John Hoffecker of AlixPartners says car-sharing services like ZipCar reduced car purchases by 500,000  between 2006 and 2013.

The AlixPartners study focused on 10 metro areas where car-sharing services are well established.

2007 Cobalt, one of the recalled models
GM

General Motors is expanding its recall of cars for a defect that can suddenly turn off the cars and disable the airbags.

The company also admits it made mistakes during the initial recall.

The defect is a faulty switch that may have caused more than 30 crashes and 13 deaths.

In some instances, the ignition switches turn off if the car is jarred, or if the key ring has extra weight on it.

Pobrecito33 / Flickr

The United Auto Workers is blaming outside interference for its defeat this month in a union election at a Volkswagen plant in Chattanooga, Tenn.

The UAW filed an appeal of that vote today with the National Labor Relations Board.

In the days leading up to the vote, numerous Tennessee politicians threatened to kill millions of dollars of state incentives for an expansion of the plant if the workers voted to unionize.

In the end, plant workers voted down the union by a narrow margin.

Pobrecito33 / Flickr

It's Thursday – time for our weekly check-in with Detroit News business columnist Daniel Howes. 

 He's picking through the rubble of the UAW's bid to unionize workers at the Volkswagen plant in Chattanooga, Tenn. We know that VW workers said "no thanks" to the UAW by a vote of 712-626, but what are the deeper implications of that "no" vote? Daniel Howes joined us today. Listen to the full interview above.

GMC SUVs in a car lot
user ep_jhu / Creative Commons

Ford and General Motors both recently decided to stop producing cars in Australia. Now, that country's car manufacturing industry is about to reach the end of the road. That's after today's announcement that Toyota will close its operations there as well.

Stateside's partner the BBC has more from business correspondent Russell Padmore.

General Motors

General Motors made $3.77  billion in 2013.

That's a 22% drop from the year before.

GM got hit with a lot of extra costs last year. The company is taking the Chevy brand out of Europe, so it doesn't compete with the automaker's Opel brand, and it's closing a plant in Europe.

GM is also closing its Holden division in Australia. And its taxes went up.

But GM's new CEO Mary Barra tells investors quality is also up.

Ford Motor Company

It's a car-eat-car world out there, and Boston Consulting Group says the competition is only going to get more fierce.

BCG's new study finds that companies that are more innovative will have an important competitive advantage. 

Analyst Xavier Mosquet says a majority of people say they want to buy a car from a company they perceive as innovative.

But, it may not be easy to meet their expectations. 

user dgtmedia-simone / wikimedia commons

Remember "DaimlerChrysler"? Well, that didn't go so well.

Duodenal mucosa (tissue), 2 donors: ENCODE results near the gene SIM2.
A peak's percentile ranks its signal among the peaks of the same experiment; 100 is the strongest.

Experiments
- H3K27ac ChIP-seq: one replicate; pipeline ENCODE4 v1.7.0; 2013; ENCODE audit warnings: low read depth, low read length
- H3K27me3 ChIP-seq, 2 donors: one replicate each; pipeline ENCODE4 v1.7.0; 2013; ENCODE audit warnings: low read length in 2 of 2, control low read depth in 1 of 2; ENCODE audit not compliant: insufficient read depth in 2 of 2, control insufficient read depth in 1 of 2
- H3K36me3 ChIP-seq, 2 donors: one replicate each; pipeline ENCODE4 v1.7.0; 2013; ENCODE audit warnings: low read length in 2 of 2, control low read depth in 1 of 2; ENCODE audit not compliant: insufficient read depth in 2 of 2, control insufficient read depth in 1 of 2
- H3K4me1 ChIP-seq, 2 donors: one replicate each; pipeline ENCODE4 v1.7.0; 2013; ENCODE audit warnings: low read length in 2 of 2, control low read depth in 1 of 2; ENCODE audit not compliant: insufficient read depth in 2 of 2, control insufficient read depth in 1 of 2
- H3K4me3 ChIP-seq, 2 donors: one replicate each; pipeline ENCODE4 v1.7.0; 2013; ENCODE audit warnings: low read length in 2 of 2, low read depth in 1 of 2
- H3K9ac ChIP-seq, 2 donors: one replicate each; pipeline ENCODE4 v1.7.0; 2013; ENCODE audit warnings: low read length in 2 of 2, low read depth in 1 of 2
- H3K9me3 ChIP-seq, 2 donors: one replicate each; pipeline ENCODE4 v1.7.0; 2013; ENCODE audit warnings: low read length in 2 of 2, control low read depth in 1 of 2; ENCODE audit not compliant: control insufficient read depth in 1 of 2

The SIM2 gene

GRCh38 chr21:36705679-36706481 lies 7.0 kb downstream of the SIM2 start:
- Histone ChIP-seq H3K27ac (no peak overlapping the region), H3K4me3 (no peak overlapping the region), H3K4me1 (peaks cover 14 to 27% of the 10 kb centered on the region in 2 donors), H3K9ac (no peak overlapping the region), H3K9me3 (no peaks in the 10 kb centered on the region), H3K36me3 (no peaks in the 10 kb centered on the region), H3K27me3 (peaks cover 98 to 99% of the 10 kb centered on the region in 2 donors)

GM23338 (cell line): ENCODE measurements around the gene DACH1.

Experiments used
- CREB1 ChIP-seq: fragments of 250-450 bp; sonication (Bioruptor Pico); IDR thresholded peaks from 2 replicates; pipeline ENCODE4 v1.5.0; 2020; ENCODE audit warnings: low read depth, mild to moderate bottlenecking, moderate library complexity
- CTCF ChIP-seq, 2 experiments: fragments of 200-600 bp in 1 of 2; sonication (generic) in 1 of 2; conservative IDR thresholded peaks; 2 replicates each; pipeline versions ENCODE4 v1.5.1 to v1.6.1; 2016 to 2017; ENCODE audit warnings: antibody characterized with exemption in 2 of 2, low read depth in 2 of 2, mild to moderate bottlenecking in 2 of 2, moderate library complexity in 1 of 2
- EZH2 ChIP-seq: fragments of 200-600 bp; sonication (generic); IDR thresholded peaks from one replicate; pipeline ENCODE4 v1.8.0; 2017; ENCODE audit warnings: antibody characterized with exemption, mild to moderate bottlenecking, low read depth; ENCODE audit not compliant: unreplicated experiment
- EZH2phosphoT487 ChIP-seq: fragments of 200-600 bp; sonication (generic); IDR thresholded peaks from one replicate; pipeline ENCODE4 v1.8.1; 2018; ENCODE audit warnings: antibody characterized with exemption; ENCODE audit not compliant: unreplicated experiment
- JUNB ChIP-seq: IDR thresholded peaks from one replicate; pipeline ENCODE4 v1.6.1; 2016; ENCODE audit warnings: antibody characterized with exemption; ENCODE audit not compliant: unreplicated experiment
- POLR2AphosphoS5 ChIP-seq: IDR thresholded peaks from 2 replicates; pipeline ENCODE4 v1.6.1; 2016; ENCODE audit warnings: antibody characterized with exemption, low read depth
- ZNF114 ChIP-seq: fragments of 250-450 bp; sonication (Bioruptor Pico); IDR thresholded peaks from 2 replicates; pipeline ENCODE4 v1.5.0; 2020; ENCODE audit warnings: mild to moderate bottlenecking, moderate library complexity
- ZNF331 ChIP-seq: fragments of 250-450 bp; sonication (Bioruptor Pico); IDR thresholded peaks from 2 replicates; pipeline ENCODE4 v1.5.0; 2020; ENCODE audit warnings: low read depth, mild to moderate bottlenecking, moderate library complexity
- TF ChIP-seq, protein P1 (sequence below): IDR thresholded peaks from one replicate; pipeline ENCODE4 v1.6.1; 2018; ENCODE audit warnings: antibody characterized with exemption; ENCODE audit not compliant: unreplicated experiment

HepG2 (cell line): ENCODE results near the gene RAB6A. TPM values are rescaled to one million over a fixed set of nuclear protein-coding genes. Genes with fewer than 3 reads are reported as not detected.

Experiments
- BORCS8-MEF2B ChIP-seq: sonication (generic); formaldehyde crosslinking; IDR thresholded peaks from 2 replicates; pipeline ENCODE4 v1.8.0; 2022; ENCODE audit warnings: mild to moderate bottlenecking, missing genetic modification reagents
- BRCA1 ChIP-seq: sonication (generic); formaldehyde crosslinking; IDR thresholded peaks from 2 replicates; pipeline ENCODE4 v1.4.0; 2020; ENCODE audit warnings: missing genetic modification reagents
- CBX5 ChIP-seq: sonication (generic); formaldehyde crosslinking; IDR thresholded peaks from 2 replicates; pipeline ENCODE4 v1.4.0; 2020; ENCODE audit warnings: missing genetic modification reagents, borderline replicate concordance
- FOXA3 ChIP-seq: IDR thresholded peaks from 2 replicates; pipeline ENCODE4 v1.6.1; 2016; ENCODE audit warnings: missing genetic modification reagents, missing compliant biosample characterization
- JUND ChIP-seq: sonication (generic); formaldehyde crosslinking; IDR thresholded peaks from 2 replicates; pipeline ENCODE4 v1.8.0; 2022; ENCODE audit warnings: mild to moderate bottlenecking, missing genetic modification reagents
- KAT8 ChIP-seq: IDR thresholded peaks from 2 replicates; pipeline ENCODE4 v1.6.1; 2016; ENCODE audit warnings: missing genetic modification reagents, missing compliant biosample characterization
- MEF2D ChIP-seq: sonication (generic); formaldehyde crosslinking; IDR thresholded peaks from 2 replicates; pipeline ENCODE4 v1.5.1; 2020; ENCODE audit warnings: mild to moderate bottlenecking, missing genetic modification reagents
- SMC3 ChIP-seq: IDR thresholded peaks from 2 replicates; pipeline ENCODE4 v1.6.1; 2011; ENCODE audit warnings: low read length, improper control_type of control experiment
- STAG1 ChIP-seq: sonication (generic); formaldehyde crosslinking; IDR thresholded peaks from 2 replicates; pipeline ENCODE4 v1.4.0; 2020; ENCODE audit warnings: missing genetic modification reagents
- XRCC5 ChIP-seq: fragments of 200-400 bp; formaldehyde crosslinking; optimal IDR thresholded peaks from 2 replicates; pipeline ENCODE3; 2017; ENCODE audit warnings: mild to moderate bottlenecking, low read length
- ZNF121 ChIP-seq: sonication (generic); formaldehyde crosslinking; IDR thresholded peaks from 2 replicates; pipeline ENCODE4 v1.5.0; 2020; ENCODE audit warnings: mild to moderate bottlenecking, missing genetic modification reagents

Maybe "Fiat Chrysler Automobiles" will fare much better.

The company that owns Chrysler Group LLC, Fiat SpA, announced the name change today: 

Today, the Board of Directors of Fiat S.p.A. (“Fiat”) approved a corporate reorganization and the formation of Fiat Chrysler Automobiles (“FCA”) as a fully-integrated global automaker...

In order to establish a true peer to the major global automotive groups, in both scale and capital market appeal, the Board has decided to establish Fiat Chrysler Automobiles N.V., organized in the Netherlands, as the parent company of the Group. FCA’s common shares will be listed in New York and Milan.

The newly formed company's stock will be traded on the New York Stock Exchange. Current Fiat shareholders will receive one share of FCA for each Fiat share they're holding.

The newly named company released its new logo as well today. A logo they say "lends itself to an extraordinary range of symbolic interpretations."

CEO of Fiat and Chrysler Sergio Marchionne called the corporate reorganization "one of the most important days in my career at Fiat and Chrysler."

Steve Carmody / Michigan Radio

Michigan’s auto industry figured prominently in President Obama’s State of the Union speech last night.

He started by talking about a hard-working auto worker building fuel-efficient vehicles and helping America wean itself off foreign oil. 

The president then introduced the new CEO of General Motors, who was sitting with the First Lady.  

A Ford assembly plant in Kansas City.
Ford Motor Company / Flickr

Ford Motor Company had one of its best years ever, and under its contract with the UAW, the company will give a portion of its annual North American profit to the nearly 47,000 hourly workers who help build the profitable cars and trucks.

Last year, Ford's profit in North America was $8.8 billion, so each of those workers will receive an $8,800 bonus check. The payout breaks last year's bonus of $8,300.

via Wikipedia

The home of the Ford Model T is now an abandoned factory complex along busy Woodward Avenue in Highland Park, Michigan – and there's not much to distinguish this place from Detroit's other industrial ruins.